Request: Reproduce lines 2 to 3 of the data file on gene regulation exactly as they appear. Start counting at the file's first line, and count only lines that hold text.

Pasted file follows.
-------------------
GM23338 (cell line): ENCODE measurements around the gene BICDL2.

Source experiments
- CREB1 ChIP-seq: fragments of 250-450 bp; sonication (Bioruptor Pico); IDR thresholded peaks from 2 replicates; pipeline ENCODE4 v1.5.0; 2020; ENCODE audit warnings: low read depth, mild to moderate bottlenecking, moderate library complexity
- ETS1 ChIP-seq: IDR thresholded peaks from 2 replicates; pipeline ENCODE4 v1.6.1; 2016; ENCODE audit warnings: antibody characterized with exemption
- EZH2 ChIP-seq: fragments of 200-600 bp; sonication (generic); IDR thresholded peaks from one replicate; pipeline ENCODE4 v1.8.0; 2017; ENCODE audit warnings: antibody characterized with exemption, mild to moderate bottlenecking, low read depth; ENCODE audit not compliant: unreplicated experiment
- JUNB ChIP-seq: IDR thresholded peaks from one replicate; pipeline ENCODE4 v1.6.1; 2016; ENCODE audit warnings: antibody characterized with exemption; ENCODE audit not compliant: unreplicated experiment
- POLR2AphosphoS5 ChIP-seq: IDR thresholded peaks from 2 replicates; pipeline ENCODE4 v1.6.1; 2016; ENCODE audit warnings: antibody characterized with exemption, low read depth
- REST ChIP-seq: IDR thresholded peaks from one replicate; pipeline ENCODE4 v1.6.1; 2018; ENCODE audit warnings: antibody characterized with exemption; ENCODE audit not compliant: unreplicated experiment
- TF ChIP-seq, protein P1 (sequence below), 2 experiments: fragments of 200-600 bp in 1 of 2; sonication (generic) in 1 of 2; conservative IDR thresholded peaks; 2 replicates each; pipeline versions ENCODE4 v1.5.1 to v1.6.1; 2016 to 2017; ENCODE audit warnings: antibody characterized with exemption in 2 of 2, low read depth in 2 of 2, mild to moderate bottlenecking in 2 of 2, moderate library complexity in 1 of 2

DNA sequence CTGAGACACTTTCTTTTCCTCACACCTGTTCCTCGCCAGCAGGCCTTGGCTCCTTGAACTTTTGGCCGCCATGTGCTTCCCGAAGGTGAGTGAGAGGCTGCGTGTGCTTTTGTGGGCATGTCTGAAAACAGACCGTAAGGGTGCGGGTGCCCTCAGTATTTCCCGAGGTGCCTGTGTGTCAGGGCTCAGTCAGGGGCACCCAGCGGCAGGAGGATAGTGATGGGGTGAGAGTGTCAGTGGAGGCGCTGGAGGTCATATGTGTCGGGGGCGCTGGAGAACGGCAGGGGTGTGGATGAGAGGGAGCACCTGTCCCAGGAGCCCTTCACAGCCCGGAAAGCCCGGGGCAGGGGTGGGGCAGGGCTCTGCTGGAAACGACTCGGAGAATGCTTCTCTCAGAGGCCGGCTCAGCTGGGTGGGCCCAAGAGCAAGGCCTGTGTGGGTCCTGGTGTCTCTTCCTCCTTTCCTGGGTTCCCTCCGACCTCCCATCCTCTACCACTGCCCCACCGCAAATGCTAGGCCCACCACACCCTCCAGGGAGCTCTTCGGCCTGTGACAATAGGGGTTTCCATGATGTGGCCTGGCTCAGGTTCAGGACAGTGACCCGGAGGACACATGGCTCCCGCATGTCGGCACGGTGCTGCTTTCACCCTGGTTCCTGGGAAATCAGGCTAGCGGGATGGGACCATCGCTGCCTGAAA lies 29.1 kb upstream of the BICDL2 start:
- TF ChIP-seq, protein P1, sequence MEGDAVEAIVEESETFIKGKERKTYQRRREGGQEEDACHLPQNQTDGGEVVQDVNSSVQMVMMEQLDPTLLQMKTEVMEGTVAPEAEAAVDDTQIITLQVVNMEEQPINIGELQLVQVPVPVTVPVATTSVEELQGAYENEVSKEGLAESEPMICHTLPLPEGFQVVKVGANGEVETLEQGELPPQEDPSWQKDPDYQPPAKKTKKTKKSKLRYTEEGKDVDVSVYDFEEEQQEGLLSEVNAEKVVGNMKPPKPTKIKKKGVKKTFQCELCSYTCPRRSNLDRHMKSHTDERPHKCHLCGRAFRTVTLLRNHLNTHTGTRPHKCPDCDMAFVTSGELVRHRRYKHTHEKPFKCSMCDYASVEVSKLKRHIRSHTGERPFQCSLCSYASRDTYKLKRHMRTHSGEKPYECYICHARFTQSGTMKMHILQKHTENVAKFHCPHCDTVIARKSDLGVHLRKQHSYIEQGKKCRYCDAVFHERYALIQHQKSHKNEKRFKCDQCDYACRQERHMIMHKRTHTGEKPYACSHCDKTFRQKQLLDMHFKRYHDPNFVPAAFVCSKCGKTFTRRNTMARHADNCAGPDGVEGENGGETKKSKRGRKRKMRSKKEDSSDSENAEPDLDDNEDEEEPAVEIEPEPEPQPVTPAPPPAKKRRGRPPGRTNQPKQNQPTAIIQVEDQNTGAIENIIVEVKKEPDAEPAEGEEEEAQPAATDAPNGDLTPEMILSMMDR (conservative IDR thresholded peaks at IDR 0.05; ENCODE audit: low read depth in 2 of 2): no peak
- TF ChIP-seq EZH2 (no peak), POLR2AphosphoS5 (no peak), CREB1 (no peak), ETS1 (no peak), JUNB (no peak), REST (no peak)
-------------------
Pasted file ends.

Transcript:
Source experiments
- CREB1 ChIP-seq: fragments of 250-450 bp; sonication (Bioruptor Pico); IDR thresholded peaks from 2 replicates; pipeline ENCODE4 v1.5.0; 2020; ENCODE audit warnings: low read depth, mild to moderate bottlenecking, moderate library complexity